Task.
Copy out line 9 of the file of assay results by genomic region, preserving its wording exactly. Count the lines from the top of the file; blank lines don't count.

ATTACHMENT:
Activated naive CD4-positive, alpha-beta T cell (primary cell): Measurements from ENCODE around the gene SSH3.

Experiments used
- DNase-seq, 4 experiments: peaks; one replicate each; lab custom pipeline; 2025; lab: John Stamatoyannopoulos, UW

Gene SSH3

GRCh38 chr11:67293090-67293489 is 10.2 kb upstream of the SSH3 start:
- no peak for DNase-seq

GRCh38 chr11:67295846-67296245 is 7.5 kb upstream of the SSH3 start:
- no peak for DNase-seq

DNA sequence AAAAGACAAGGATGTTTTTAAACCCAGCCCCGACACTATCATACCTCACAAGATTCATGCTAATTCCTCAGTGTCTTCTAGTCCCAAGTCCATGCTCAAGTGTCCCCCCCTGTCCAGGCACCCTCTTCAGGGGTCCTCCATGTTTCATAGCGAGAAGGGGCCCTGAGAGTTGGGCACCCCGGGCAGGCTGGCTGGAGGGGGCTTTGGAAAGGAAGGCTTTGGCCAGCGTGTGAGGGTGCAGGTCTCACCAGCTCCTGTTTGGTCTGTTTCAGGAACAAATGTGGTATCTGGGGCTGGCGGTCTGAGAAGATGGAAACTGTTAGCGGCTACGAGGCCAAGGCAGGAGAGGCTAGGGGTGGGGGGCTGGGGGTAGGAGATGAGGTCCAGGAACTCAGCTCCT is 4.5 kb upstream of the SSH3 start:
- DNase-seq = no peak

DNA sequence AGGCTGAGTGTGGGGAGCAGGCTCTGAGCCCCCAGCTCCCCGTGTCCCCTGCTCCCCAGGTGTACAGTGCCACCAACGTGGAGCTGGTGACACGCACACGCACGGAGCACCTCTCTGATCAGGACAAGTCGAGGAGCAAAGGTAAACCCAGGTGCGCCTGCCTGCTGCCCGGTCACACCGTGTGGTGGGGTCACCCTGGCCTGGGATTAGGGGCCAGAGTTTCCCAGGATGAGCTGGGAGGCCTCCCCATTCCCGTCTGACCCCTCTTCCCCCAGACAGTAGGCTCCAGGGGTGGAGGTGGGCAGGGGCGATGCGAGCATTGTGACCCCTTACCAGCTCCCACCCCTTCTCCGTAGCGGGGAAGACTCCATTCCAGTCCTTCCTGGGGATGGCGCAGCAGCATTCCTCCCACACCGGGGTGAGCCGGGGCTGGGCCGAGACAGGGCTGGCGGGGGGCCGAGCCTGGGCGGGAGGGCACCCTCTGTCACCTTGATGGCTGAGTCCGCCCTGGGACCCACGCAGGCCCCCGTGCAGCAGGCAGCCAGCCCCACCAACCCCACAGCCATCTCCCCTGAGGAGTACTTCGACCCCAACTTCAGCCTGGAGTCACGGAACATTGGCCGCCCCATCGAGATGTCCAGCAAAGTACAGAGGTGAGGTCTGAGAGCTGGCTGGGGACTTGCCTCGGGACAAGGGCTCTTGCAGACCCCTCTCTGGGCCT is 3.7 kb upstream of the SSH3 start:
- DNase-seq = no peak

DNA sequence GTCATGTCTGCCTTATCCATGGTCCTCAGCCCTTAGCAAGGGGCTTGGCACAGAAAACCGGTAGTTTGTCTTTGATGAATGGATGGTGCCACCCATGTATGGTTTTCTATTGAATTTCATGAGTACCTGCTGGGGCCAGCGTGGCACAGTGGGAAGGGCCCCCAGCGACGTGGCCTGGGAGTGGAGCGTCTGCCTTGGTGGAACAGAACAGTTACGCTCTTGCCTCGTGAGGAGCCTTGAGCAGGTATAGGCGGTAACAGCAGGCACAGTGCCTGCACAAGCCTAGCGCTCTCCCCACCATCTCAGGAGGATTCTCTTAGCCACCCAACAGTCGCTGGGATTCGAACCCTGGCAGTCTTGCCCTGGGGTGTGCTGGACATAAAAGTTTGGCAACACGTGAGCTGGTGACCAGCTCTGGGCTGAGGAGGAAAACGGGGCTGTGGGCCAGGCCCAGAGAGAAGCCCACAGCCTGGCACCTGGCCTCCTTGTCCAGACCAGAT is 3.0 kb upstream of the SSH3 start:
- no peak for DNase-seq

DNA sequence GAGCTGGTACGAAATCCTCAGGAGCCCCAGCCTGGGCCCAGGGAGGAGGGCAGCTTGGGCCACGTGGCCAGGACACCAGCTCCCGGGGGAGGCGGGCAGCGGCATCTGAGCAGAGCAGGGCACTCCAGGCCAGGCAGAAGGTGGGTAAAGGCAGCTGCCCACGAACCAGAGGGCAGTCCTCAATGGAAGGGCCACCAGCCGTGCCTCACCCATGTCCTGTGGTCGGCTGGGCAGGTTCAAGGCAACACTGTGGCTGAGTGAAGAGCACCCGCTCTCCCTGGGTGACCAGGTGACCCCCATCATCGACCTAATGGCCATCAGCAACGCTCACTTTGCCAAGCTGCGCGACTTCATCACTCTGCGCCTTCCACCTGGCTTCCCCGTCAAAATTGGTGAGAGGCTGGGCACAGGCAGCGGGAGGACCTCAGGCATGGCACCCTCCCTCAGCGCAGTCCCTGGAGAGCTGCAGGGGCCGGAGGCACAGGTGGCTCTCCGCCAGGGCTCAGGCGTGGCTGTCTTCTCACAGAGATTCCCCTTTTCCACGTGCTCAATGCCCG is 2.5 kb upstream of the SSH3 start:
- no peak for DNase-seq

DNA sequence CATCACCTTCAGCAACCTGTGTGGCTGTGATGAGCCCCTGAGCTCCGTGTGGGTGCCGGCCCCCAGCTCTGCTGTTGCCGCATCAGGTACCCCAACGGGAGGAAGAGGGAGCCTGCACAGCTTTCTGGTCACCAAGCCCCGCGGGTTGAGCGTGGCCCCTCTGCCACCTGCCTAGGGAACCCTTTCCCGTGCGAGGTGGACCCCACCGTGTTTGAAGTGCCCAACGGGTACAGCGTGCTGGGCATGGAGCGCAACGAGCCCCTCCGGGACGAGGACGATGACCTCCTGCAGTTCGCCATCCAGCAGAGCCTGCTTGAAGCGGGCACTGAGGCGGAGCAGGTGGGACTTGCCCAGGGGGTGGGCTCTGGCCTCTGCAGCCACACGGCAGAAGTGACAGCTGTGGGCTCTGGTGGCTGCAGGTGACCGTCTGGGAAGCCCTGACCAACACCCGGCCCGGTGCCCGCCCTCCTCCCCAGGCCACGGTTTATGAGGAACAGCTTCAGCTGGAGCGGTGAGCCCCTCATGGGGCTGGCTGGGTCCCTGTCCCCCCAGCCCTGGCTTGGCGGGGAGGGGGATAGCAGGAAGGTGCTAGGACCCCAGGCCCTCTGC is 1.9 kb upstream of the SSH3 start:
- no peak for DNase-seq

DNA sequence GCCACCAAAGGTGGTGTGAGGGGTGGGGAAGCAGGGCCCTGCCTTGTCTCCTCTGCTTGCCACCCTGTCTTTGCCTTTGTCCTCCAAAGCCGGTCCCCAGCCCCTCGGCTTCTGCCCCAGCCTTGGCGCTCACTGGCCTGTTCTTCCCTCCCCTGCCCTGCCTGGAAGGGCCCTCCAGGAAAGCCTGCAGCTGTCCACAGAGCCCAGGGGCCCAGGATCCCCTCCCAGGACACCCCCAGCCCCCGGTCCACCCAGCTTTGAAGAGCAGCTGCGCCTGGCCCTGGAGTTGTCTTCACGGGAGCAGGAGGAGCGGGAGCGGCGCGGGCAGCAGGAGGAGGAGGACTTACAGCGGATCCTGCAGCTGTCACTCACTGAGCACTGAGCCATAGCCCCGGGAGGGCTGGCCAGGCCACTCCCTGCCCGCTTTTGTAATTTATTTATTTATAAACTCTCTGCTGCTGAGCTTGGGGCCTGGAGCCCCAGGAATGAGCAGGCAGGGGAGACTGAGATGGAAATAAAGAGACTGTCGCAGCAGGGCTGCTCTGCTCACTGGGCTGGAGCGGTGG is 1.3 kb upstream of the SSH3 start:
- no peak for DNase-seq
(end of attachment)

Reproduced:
DNA sequence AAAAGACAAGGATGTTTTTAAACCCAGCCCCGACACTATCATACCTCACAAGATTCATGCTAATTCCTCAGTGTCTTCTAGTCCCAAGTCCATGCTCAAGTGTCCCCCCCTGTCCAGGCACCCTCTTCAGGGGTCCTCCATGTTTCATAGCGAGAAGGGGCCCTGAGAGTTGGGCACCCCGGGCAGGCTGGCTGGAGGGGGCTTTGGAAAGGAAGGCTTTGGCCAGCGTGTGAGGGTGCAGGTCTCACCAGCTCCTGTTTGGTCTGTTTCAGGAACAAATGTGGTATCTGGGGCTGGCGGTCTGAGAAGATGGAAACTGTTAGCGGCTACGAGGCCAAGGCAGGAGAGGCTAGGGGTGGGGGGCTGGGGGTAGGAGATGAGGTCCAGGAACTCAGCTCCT is 4.5 kb upstream of the SSH3 start: